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How to handle public speaking when you have anxiety

Lydia Smith
Writer, Yahoo Finance UK
Public speaking anxiety is a common social fear, but there are ways to overcome it. Photo: Getty

Speaking in public isn’t always easy for the most confident person, but if you struggle with anxiety, it can seem almost impossible.

Public speaking anxiety, also known as glossophobia, is one of the most commonly reported social fears and can lead to palpitations, shaking, blushing, an upset stomach and other symptoms. Whether it’s a hall packed with people or even just presenting something to your team, standing up in front of a group and making yourself heard can be a serious challenge.

So if the idea of public speaking brings you out in a sweat, is there anything you can do?

“It is common to feel worried and nervous before and during public speaking, but if the stresses get unmanageable and lead to anxiety, you can use some techniques which may help to ease the anxiety you might be feeling,” says David Brudo, CEO and co-founder at mental health and personal development platform and app Remente.

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Make sure you are prepared

First, it’s important to be well prepared to avoid the ‘rabbit in the headlights’ feeling. “Do this by reading up on the topic as much as possible and memorising the first things you wish to say – this will make you feel more confident and hopefully more relaxed,” Brudo says.

“In order to not be overwhelmed with the amount of information and things to do before a presentation, it helps to break down the tasks in smaller, manageable tasks. For example, to first collect information, then prepare the talking notes, and lastly design the presentation,” he explains.

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Rather than writing down the whole talk word for word, some people may find it easier to write down the key points on numbered cards or a piece of paper. If you lose your train of thought, having the main point in front of you can help – rather than just reading from a script.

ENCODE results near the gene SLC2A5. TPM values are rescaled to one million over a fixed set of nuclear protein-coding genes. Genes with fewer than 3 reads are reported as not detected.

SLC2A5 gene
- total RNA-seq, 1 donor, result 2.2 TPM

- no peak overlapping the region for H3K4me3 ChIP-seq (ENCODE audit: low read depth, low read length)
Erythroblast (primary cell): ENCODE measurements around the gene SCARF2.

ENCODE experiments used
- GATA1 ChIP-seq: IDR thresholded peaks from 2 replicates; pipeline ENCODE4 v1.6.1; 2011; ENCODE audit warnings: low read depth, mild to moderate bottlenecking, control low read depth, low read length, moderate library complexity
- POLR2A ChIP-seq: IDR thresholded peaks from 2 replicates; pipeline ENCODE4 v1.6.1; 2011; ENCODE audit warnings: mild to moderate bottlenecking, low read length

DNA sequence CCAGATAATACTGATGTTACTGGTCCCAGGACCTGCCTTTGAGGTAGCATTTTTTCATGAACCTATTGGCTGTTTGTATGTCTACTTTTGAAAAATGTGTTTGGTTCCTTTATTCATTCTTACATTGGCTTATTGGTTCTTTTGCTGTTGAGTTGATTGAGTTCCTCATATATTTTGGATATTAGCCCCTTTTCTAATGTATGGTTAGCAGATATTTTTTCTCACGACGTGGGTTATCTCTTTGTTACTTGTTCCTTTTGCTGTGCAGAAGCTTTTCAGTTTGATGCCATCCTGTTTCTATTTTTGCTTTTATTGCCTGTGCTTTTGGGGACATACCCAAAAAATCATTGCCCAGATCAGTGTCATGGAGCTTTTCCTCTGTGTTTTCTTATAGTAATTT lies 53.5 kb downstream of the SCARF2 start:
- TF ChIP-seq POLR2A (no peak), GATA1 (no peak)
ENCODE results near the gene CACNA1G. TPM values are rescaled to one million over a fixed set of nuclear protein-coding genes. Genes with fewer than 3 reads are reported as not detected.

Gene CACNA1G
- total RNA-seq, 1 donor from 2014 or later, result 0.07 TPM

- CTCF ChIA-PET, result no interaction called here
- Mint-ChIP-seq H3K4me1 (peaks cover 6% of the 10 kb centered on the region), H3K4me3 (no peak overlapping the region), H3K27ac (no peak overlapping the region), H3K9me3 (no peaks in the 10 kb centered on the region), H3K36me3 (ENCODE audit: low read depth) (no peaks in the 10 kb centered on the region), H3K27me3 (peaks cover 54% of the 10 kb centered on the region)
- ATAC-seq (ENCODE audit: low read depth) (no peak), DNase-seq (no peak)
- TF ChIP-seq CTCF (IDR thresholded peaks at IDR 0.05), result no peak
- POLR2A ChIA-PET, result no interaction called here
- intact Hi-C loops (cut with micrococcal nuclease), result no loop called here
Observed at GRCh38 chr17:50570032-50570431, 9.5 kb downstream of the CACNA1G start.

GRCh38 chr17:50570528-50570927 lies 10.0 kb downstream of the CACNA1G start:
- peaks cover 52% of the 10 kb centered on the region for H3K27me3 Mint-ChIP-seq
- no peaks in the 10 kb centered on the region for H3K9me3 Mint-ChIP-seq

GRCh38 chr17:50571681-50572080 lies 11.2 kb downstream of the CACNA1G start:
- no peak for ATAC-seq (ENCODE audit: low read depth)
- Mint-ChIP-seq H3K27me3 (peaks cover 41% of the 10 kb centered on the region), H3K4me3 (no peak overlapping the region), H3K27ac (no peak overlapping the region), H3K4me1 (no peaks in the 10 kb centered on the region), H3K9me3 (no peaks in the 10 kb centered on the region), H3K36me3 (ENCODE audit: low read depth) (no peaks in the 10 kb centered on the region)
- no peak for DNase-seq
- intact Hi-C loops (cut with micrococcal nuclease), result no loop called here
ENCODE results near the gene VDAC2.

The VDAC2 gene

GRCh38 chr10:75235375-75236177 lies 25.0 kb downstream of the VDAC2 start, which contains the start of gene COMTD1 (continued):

Rehearsing is important and will give you more confidence to deliver the speech. You can also time yourself to see if you are talking too quickly, which is easily done if you are nervous.

Think about your audience

Brudo advises to think carefully about your audience – and says it might be helpful to create a dialogue rather than a monologue, as it will lead to a better discussion and a more relaxed atmosphere.

“Aim to speak for the first minute on your own, and then you use digital tools to help you interact with the audience, such as the presentation platform Mentimeter that allows you to take an opinion poll in real-time and show interesting content on the screen,” he says.

Think about how you feel

“If you are feeling anxiety creeping up on you during a presentation, the best thing to do is to assess your physical state,” Bruno says. “Do you feel comfortable? Do you need a sip of water? Or perhaps you are too cold or too hot, in which case adjust your clothing accordingly.

“Additionally, if you feel that your hands are shaking, you can try squeezing your thigh muscles, as that can stop the shaking and help you keep calm,” he adds.

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Visit the area beforehand

It’s a good idea to try and visit the conference room, hall or classroom where you will be presenting your speech or talk. Being accustomed to the environment and familiar with the venue, as well as being able to plan the audio-visual elements ahead of time, will give you less to worry about on the day. You can also visualise where the audience will be, so it will be less of a shock to the system when you have to speak there.

Have a plan for the morning

Putting together a routine for managing anxiety on the day of a speech or presentation can help put you in a calm frame of mind. This might involve getting up early, going for a walk and having a good breakfast, or going for a jog – or meeting a friend who can give you a confidence boost beforehand.

Seek professional help

If anxiety or social anxiety impacts your day-to-day, it’s important to seek professional support. Your GP will be able to advise on the best course of action for you. You can contact the mental health charity Mind for advice and support too.

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